I got involved around the time of the 2007 roundup and now am president of the chapter. NMA/CO has done numerous projects in the basin, including removing old fences, building new fences and maintaining boundary fences; building the current water catchment, which provides the only source of fresh water to the horses in the basin (the other sources being extremely alkaline); providing boots to inmates in the inmate training program at Canon City; cutting and spraying tamarisk, also known as salt cedar; helping subsidize trips each spring for “alternative spring break” students from the University of Missouri who do projects on San Juan public lands in Southwest Colorado, including in the basin; trash pickup; and, perhaps the biggest project of all, buying and permanently retiring $40,000 worth of cattle AUMs in the basin several years ago, leaving only one grazing-rights holder, who runs cattle in the basin from Dec. 1 to Feb. 28. These are all projects Hannah and other members contribute to making happen for our wild horses.

Last year, I named the first filly born in Spring Creek Basin after young Hannah. The suggestion was put forward by a member of our board and unanimously – and enthusiastically! – approved by all.

Hannah-filly, now a yearling and thriving.

Hannah with her best friend, year-mate and half-sister, Sable.

Hannah-girl, thank you so much for your generous contributions to our Spring Creek Basin mustangs! You are thought of often, in fact, every time I see Hannah-filly!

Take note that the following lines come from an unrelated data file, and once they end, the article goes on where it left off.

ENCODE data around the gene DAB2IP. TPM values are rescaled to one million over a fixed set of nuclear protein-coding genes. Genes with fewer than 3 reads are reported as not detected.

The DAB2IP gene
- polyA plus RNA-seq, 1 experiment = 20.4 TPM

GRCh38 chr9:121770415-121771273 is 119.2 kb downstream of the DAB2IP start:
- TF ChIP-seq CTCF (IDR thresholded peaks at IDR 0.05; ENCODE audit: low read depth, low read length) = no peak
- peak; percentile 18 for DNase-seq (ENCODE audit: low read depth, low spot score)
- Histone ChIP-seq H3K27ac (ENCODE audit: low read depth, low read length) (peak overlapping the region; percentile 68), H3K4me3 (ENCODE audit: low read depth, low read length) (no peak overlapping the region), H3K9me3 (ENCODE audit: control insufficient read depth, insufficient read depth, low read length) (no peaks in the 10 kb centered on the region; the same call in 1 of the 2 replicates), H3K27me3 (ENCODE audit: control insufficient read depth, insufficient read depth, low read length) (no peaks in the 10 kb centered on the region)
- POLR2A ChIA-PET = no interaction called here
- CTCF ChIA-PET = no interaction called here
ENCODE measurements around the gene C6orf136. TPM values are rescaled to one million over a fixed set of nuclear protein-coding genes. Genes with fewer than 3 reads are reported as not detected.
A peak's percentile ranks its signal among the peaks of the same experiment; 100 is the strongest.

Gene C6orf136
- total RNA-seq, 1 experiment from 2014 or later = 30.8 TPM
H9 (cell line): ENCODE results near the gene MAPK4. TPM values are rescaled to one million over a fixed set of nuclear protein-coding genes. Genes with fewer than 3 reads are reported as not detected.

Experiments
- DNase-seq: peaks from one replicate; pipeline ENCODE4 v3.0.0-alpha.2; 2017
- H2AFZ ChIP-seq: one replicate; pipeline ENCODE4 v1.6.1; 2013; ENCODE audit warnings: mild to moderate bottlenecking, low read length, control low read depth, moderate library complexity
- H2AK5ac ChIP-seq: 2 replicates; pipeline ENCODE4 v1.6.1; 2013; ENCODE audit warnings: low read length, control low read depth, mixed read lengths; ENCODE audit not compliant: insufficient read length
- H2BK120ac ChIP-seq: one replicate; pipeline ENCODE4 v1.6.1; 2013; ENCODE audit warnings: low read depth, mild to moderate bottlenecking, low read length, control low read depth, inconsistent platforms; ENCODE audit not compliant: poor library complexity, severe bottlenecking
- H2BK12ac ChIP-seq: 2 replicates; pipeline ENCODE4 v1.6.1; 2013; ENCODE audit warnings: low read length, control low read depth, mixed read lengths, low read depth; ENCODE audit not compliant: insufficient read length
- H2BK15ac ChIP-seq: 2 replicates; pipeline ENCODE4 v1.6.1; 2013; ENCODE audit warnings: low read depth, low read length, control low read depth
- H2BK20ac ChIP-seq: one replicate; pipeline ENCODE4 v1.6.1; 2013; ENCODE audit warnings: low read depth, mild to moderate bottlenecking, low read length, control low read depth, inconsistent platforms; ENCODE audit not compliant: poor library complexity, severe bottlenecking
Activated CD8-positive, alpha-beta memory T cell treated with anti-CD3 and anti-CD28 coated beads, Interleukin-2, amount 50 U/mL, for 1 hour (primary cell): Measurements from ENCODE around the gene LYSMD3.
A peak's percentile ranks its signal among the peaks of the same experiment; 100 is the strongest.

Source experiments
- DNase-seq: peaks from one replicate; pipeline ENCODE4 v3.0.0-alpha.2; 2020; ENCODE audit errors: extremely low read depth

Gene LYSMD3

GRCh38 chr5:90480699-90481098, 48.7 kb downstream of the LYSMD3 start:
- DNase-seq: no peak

From Hannah-filly and the rest of us, thank you!


I hope this works … The above is a link to our current (Fall/Winter 2010) NMA/CO newsletter. As you can see (if it works!), we have a lot going on. I think it’s also time to start talking about management strategies we are encouraging in Spring Creek basin, which includes the use of fertility control. It’s about to be roundup year in the basin, and the more facts I can disseminate, the better informed people will be about our realities.

The first fact: Because of the herd population and the limited resources in the basin, a roundup is necessary. Second: With the future use of fertility control, we hope to slow (not stop) population growth and push roundups to as few and far between as possible. Local BLM is considering our proposal, and we hope that will have a favorable outcome.

More to come on this issue.